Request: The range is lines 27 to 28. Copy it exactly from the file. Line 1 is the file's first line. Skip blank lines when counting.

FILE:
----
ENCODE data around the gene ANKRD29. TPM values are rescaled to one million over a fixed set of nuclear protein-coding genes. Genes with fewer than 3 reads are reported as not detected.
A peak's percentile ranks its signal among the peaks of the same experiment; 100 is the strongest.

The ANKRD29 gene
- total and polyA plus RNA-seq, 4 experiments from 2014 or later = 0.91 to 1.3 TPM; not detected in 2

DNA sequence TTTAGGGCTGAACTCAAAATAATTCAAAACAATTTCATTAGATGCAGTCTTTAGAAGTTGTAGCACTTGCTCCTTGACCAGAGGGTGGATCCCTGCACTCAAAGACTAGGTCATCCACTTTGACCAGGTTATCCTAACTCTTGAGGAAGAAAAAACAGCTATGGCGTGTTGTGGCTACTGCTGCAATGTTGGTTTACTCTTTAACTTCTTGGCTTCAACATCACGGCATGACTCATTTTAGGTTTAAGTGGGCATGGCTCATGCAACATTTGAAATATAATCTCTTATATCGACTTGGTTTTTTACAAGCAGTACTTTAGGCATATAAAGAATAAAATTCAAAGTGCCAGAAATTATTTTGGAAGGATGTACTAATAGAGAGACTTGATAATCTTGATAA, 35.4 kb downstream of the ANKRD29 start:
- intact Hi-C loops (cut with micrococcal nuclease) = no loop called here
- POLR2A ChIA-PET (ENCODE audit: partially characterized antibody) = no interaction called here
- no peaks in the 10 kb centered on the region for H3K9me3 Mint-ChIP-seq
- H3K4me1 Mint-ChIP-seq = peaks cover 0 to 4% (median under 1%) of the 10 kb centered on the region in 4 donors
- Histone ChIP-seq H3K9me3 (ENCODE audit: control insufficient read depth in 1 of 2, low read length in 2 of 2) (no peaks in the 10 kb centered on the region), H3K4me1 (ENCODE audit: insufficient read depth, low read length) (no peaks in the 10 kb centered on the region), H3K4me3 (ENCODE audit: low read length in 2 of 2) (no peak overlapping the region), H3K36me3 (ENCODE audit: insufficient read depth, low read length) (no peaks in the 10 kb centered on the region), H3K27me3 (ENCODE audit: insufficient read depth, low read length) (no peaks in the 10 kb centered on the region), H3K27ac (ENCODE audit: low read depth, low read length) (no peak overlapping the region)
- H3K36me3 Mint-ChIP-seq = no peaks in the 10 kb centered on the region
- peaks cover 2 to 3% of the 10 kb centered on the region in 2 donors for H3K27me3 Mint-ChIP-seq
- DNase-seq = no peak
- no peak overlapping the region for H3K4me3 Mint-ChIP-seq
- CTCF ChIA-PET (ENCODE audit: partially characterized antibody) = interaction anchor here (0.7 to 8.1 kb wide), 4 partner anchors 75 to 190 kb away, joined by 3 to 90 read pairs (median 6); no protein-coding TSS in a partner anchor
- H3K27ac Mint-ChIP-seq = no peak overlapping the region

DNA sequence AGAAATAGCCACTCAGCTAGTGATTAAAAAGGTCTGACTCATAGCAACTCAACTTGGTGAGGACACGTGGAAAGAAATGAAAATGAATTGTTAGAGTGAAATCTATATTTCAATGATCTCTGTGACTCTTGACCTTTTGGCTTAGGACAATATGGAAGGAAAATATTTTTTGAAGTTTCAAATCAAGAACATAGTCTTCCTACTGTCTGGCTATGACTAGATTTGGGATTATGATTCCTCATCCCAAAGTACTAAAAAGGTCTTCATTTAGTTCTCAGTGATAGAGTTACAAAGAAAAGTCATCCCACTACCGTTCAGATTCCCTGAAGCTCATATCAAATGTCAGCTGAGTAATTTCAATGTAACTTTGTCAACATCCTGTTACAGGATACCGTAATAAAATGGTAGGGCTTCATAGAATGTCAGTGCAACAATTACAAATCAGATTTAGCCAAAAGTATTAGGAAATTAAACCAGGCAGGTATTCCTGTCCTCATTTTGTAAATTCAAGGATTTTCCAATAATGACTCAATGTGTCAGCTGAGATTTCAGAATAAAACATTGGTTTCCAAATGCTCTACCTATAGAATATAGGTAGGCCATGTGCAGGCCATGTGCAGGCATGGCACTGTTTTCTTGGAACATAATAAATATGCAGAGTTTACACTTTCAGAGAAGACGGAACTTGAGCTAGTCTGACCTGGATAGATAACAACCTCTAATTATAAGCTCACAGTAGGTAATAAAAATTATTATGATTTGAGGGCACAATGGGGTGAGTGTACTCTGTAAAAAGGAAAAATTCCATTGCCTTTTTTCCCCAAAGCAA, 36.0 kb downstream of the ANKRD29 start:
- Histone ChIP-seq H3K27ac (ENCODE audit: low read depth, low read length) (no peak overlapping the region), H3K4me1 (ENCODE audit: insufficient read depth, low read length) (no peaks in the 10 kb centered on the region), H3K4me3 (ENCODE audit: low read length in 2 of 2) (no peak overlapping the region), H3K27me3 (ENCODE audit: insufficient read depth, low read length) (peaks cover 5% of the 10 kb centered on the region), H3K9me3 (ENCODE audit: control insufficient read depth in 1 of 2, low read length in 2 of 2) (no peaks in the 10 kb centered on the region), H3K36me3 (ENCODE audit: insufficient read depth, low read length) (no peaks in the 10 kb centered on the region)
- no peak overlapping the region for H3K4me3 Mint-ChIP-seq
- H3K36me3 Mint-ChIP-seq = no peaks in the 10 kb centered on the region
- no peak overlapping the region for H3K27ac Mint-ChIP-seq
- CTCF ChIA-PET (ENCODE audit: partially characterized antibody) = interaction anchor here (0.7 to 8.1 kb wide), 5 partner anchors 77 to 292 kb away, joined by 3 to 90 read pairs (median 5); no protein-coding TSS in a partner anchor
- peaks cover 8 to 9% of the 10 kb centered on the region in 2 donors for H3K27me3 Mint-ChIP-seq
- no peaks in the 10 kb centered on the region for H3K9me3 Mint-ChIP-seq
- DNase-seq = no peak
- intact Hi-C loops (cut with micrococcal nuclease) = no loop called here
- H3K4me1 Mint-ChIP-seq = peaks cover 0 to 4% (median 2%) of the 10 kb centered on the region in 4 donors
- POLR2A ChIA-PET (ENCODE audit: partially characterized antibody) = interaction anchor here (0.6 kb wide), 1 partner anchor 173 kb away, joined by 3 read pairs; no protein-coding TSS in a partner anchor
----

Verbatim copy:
- H3K4me1 Mint-ChIP-seq = peaks cover 0 to 4% (median 2%) of the 10 kb centered on the region in 4 donors
- POLR2A ChIA-PET (ENCODE audit: partially characterized antibody) = interaction anchor here (0.6 kb wide), 1 partner anchor 173 kb away, joined by 3 read pairs; no protein-coding TSS in a partner anchor